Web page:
Of the various storylines produced by the Bridgegate scandal, none is more intriguing, perhaps, than assessing the impact of the investigations on Gov. Chris Christie’s second-term effectiveness.
Governors become lame ducks the instant they’re elected. Some are more successful than others at staving off this creeping irrelevancy, but ultimately all come to the realization that their grip on what is arguably the most powerful governor’s office in the country is reaching an end.
At this early stage, it is impossible to determine with any clarity where Christie falls on this spectrum.
What is clear from history, though, is that executive office clout drains away gradually as legislators, for example, are no longer as reluctant as they once were to oppose a popular governor -- as Christie undeniably was in his first term.
Bridgegate has grown from a distraction to a political liability for the governor, dragging his job performance and approval ratings down -- both in New Jersey and nationally. And as the legislative committee and U. S. Attorney investigations play out, the public and the media will continue to focus on who ordered the closure of access lanes to the George Washington Bridge in Fort Lee last September and why.
There is a sense that dealing with the scandal has weakened the governor’s position and, added to his lame duck status, hastening the moment when he becomes a caretaker rather than an activist chief executive.
He has, moreover, continued to hint that seeking the Republican presidential nomination in 2016 is under serious consideration, fueling speculation that he will leave the governor’s office before his term expires, undermining the exercise of his relatively unbridled authority in the interim even further.
The party discipline so evident in Christie’s first term will be increasingly difficult to maintain. Republicans who closed ranks behind him on virtually every issue in the past four years will find it less risky to break with the administration if the issue at hand is politically perilous or impacts adversely his or her district.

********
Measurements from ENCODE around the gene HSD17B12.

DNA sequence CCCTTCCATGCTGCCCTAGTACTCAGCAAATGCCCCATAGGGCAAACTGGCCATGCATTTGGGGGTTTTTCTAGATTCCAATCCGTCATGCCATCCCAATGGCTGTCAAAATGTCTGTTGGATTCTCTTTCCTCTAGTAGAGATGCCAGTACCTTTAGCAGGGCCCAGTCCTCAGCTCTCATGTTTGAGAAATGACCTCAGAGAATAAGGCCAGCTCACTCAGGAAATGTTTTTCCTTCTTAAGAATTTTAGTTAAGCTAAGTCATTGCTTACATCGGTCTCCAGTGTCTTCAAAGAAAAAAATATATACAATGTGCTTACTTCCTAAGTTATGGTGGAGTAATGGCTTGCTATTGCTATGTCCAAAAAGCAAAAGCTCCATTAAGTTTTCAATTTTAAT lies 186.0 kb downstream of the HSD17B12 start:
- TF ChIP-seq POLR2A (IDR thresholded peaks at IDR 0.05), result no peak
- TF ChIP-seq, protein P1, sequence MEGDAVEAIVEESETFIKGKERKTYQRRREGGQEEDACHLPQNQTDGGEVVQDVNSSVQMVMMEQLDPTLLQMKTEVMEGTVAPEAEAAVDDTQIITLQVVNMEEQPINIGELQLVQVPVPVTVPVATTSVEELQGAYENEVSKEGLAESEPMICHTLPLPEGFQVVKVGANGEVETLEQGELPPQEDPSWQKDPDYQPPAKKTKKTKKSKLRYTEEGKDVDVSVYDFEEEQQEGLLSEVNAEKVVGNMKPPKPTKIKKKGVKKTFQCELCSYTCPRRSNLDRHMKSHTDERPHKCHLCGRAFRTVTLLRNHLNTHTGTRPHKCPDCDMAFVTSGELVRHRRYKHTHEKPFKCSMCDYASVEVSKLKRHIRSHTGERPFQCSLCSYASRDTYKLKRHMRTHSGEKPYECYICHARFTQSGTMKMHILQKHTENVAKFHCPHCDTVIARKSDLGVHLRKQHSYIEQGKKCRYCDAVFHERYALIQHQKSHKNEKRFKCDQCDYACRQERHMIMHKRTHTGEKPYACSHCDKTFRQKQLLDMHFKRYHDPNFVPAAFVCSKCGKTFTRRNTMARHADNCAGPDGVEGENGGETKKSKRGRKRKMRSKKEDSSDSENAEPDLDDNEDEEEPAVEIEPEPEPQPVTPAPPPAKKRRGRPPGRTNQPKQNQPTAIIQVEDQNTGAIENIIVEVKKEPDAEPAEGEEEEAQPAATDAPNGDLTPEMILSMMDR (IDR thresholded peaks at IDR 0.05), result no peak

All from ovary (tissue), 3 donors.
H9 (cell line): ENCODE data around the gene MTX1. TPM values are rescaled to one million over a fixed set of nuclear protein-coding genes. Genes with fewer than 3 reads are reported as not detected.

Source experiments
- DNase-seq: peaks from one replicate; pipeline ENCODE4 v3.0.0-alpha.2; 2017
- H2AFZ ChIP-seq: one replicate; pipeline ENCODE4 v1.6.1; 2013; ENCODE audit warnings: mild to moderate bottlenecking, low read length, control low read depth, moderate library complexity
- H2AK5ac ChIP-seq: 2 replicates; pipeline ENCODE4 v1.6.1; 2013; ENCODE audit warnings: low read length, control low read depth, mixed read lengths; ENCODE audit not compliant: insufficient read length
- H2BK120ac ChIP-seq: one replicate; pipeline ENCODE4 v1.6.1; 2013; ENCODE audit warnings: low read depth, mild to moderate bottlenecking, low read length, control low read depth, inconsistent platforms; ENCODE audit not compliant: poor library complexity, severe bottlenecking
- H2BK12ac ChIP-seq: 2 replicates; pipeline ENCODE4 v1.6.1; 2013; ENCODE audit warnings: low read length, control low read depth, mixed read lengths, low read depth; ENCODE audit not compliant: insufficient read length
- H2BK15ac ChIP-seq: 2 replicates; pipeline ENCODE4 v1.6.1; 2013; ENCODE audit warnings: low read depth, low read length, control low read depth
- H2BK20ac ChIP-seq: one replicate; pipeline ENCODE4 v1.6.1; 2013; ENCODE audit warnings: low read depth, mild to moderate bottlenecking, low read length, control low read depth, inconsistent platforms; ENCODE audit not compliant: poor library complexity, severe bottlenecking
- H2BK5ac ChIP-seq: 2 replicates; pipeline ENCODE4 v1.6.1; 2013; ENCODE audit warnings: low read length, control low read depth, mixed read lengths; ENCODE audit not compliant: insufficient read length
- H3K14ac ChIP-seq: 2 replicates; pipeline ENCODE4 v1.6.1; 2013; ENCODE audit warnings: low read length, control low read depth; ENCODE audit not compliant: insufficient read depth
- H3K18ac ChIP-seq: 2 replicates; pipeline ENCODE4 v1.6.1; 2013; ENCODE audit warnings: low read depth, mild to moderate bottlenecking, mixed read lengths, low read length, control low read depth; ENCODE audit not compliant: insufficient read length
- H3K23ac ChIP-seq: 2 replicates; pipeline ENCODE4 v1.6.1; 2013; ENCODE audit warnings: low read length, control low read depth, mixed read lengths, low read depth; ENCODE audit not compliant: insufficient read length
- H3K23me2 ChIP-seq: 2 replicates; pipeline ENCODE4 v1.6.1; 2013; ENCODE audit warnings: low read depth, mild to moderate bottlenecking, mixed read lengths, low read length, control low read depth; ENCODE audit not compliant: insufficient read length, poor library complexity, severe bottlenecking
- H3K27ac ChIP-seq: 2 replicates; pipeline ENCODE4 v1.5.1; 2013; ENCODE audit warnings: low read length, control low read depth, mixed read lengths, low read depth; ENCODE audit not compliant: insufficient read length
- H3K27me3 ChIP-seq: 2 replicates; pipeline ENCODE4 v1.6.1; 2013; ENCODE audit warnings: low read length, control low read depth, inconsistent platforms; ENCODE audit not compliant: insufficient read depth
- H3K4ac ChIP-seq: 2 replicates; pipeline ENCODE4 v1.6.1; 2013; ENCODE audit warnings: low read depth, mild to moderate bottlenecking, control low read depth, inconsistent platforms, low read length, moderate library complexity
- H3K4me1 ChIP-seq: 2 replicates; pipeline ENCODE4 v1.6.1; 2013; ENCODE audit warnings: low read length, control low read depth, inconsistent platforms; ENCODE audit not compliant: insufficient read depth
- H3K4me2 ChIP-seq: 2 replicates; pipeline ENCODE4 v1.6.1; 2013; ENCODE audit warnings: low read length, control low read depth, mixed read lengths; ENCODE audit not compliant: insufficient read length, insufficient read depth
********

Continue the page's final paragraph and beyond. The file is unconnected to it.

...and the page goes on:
The outcome of three immediate issues -- the shortfall approaching $1 billion in the current budget that must be bridged before June 30, the proposed fiscal year 2015 budget, and Christie’s conditional veto of the so-called Sandy Bill of Rights legislation -- will provide some clues as to the Legislature’s understanding of the governor’s status.
With the state’s fiscal condition -- this year and next -- resembling one of those multi-vehicle chain reaction pile-ups on a California freeway, the governor and legislative leadership face painful options, involving potentially deep cuts in ongoing programs and the politically volatile issue of reducing, skipping or delaying the state’s payment into the public pension system.
Democrats were infuriated with the administration’s recent admission that the proposed budget contained more than 20 increases in fees or taxes, recommendations kept secret by the state treasurer and the governor.
Christie’s boast that the budget called for no tax increases was deliberately misleading, Democrats said, and the height of hypocrisy given Christie’s relentless assault on Democratic candidate Barbara Buono last year that she had voted more than 100 times to raise fees or taxes.
Sensing an excellent opportunity to turn the tables as a result of the tax and fee increase revelations, Senate Budget Committee Chairman Paul Sarlo of Bergen County set unanimous Republican support for them as a precondition for approving the budget, a threat that surely produced some cringing and shudders in the GOP caucus.